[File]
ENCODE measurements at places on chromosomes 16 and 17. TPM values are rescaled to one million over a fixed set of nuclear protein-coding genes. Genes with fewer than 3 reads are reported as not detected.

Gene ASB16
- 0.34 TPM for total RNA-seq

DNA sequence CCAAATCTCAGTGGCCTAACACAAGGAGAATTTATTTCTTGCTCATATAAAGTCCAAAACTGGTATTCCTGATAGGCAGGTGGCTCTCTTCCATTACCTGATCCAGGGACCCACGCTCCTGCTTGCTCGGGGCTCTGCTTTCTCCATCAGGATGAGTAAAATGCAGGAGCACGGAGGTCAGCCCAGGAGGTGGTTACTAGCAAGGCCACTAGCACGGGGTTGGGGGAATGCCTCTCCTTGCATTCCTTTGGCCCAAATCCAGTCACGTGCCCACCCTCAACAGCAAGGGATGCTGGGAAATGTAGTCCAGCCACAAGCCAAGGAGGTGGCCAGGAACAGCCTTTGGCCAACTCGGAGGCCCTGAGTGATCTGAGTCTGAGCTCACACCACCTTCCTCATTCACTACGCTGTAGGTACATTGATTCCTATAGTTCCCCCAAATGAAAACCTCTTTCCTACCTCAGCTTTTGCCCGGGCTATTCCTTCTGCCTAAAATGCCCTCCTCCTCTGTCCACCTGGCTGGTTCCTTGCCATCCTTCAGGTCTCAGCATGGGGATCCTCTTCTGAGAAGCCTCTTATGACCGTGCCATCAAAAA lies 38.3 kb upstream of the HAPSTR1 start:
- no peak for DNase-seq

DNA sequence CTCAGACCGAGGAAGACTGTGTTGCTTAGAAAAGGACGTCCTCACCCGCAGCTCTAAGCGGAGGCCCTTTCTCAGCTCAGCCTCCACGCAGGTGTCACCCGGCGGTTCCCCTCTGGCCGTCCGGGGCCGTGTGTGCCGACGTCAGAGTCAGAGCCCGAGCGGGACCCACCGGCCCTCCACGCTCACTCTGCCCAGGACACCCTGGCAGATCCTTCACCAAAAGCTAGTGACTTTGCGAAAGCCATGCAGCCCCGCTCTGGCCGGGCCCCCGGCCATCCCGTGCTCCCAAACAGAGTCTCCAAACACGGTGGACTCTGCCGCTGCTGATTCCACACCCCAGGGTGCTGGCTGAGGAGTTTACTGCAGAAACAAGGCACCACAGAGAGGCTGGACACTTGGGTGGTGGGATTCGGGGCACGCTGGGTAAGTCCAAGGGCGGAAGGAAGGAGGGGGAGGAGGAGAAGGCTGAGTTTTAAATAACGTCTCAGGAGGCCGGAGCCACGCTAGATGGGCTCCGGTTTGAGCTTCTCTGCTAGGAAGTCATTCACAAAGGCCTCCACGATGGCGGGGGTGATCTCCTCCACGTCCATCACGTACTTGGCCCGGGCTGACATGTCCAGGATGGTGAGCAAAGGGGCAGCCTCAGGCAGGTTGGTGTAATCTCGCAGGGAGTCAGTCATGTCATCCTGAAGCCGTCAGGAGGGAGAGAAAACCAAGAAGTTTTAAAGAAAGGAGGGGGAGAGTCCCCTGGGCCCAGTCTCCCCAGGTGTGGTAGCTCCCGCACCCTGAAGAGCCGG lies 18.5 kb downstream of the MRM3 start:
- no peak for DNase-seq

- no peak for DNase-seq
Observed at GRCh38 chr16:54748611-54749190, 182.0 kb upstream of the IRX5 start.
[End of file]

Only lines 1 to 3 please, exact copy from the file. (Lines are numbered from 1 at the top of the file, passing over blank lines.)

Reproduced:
ENCODE measurements at places on chromosomes 16 and 17. TPM values are rescaled to one million over a fixed set of nuclear protein-coding genes. Genes with fewer than 3 reads are reported as not detected.

Gene ASB16
- 0.34 TPM for total RNA-seq